As a result of the aforementioned membership survey and the recommendations of the Ad Hoc Committee on Meetings, in 1995 the Headquarters Staff began to collect a significant amount of financial data. As you review the information, think about where the AMS meetings program should be in ten years, and how necessary changes can be managed in a fiscally sound manner and in concert with ensuring an uninterrupted exchange of science and technical information that is so critical for the evolution of our science and the ensuing benefits to our society.
Three years' data are now available for review. In 1995 and 1996, there were five stand-alone meetings (with one in each year being a joint conference of two committees); in 1997 there were eight (with one joint conference as well). Table 1 presents the important statistics from each of these years, as well as income and expense figures. You'll note that in general, stand-alone meetings run a slight deficit of funds, while the annual meetings run a surplus. The annual meeting enjoys significant economies of scale, as well as a large exhibit program and corporate contributions which offset costs. However, the annual meeting also presents greater logistical and venue costs not associated with stand-alone meetings. It's also interesting to note that a particular committee's meeting in one year can generate a surplus, then a deficit in another year. This again is due to variations in attendance, facility costs, etc.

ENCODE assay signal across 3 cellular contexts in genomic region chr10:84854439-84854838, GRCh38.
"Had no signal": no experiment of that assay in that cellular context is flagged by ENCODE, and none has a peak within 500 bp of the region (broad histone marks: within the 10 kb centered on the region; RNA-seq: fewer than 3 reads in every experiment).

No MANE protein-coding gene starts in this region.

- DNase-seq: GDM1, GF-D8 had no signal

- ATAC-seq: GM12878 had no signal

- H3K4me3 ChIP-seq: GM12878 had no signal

There are four main components to AMS meetings income: registration fees, page charges, exhibit fees, and corporate sponsorships. Registration and page charge fees are set well before attendance and paper submission figures are known. Exhibit size and corporate sponsorships are tied to the variability of the marketplace, as well as the anticipated benefits to the organizations. While the Society is much appreciative of this corporate support, it recognizes that it has an obligation to continue the meetings program independent of the level of that support in any given year. The three years' data shown demonstrate how there can be wide swings in income as a result of the natural variations of the meetings process: